Some years ago in Delhi, India, I listened to a Muslim friend describing how he had only seen his wife-to-be through a veil before the wedding night. He had also shared only a few words with her. In a minority culture of Northwest China as pictured in the scene above, the bridegroom uses a stick to lift the veil and see his new bride. In both of these cases, the reality of the one viewed was very different than what could be seen with the veil still in place.
It is similar with history. We can often have a flawed view of history, flawed because it is incomplete. Not necessarily wrong, but not the whole story. As in the case of the new bride, the view is limited with the veil in place. The veil that keeps us from seeing a fuller view of history can come from our national or cultural biases, our ethnocentric grid that limits and contains.
One of the greatest dangers of having a flawed and incomplete view of the past is that it can dictate the view we have of the future. If we see our nation as being the center of history in the past, as somehow being privileged in a different way than others, we may then see the future as defined in a similar way. This can of course also happen to us as individuals. When we only see our own personal history through a grid of how right and correct we were in every situation, that framework can often guide our future as well.
In my last blog post, Peter Frankopan and the Sogdians, I mentioned a book titled The Silk Roads: A New History of the World. The author, Peter Frankopan, had an experience as a teenager that others of us may have had as well. One of questioning history we were being taught. Is this really the way it was? Is this the whole story, or even most of the story? Frankopan writes that he had “become uneasy about the relentlessly narrow geographic focus of my classes at school, which concentrated solely on western Europe and the United States and left most of the rest of the world untouched...I would look up at my map and see huge regions of the world that had been passed over in silence.” (pg. xiiv) (emphases mine)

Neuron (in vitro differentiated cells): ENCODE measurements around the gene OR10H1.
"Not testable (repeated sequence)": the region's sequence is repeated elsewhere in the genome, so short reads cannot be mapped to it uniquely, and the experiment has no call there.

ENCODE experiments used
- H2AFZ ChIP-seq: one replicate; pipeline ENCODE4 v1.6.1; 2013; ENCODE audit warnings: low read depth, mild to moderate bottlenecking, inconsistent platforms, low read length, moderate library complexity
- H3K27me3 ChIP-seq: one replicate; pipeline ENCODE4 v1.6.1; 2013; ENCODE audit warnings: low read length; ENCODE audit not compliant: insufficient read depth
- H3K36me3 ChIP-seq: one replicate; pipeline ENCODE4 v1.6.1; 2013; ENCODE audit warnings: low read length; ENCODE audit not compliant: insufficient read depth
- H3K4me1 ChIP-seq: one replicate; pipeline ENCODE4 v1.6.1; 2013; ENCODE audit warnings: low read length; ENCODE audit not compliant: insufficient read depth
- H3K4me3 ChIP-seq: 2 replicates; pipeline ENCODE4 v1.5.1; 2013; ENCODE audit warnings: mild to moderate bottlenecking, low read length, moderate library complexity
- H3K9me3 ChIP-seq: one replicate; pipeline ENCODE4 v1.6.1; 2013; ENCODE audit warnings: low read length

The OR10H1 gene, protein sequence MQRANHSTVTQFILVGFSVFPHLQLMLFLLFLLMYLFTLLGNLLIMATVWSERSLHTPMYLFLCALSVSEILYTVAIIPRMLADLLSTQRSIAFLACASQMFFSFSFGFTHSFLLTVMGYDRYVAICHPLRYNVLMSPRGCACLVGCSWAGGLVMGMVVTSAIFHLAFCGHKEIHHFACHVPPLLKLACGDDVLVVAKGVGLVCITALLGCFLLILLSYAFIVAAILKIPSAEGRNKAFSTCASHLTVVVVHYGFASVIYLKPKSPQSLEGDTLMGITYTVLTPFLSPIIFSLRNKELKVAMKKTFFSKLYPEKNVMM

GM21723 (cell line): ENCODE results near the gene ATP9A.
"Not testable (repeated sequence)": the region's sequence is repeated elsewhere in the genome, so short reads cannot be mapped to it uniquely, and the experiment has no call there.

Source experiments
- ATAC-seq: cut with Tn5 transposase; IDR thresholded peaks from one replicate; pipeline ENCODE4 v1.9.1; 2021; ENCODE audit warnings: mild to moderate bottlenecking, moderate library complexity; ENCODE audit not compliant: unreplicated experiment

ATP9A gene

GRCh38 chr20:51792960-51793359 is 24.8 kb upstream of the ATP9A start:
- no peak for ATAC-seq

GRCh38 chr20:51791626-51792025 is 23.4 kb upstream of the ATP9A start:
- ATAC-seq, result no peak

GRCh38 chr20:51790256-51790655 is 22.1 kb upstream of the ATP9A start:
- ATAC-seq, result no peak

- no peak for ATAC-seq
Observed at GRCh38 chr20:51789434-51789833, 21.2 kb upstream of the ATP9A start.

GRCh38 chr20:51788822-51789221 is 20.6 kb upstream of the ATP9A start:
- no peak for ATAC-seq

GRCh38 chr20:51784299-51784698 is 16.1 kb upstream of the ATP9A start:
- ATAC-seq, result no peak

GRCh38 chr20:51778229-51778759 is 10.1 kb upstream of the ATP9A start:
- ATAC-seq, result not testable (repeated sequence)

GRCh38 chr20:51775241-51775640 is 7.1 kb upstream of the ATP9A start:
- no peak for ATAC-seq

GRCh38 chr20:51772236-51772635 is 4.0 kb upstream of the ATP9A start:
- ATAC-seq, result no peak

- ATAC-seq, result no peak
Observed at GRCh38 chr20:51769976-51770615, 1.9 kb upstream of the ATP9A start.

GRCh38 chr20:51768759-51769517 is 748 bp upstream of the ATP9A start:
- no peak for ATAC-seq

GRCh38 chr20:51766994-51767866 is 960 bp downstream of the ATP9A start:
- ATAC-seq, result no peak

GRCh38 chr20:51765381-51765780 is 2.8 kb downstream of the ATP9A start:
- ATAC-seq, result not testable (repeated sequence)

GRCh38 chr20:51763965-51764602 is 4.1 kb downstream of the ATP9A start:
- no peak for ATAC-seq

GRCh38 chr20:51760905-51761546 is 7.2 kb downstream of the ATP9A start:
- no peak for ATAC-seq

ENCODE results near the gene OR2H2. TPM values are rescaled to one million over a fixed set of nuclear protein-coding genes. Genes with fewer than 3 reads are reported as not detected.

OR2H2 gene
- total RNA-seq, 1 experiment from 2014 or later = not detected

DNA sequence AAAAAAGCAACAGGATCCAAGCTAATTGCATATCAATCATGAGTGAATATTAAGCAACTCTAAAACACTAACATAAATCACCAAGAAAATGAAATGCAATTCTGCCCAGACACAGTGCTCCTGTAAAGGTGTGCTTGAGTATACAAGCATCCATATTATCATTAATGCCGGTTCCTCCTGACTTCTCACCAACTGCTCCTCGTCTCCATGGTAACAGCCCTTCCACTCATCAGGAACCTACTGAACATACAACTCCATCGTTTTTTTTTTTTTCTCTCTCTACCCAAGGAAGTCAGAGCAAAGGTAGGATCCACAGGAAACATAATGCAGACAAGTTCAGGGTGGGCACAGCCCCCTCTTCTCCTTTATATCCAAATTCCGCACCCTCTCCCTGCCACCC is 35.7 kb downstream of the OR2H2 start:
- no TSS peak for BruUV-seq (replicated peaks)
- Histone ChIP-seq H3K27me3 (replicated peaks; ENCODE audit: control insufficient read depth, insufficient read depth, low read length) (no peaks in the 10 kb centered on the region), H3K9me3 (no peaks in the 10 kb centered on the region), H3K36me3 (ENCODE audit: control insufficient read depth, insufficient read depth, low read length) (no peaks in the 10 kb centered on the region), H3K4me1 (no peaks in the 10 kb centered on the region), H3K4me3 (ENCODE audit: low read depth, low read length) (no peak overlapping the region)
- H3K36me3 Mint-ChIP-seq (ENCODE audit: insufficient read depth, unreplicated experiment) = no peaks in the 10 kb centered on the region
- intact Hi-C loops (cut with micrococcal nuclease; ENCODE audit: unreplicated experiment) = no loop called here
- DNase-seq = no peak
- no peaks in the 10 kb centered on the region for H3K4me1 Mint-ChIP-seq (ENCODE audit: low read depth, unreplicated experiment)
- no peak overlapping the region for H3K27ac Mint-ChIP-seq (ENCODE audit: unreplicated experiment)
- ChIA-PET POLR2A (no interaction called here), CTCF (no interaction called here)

Growing up in the United States, I can remember times when I felt odd that the maps always seemed to have my country in the center. Much later when I began to live in India, I realized even more starkly that all roads did not in fact lead to Washington D.C. or my home town in Washington state. As I studied the history of the Christian Church, I also began to see the strong bias to a “westward” story of the spread of the faith, disregarding or heavily minimizing the stronger spread to the East by a Church that did not have the power of Empire behind it.
Frankopan quotes an anthropologist named Eric Wolf about “the accepted and lazy view of history.” Maybe not necessarily wrong, but certainly flawed in its incomplete nature. The veil remains in place and needs to be lifted for there to be fuller understanding. Wolf goes on to write about this view of history, one where “Ancient Greece begat Rome, Rome begat Christian Europe, Christian Europe begat the Renaissance, the Renaissance the Enlightenment, the Enlightenment political democracy and the industrial revolution. Industry crossed with democracy in turn yielded the United States, embodying the rights to life, liberty and the pursuit of happiness.”
Ever heard this view of history? Not necessarily wrong, but certainly incomplete, leaving out the world outside the Roman Empire and having a Eurocentric/United States centric focus. Frankopan goes on to write “I immediately recognised that this was exactly the story that I had been told: the mantra of the political, cultural and moral triumph of the west. But this account was flawed; there were alternative ways of looking at history–ones that did not involve looking at the past from the perspective of the winners of recent history.”
Yes, there are alternative views of history. But often we need to work hard to let go of our own biases and national self-perceptions to be able to see behind the veil. If we do not do that, we will miss understanding what is unfolding before our eyes in the 21st century. It is neither the completion or dissolution of a narrative of the “triumph of the west”, because that narrative was never the complete one anyway. There were always compelling stories coming from Asia, Africa, Latin America in earlier centuries. Stories in history that if listened to will change our perspective of the future, because our ideas of the past have changed.
Anyone want to look behind the veil?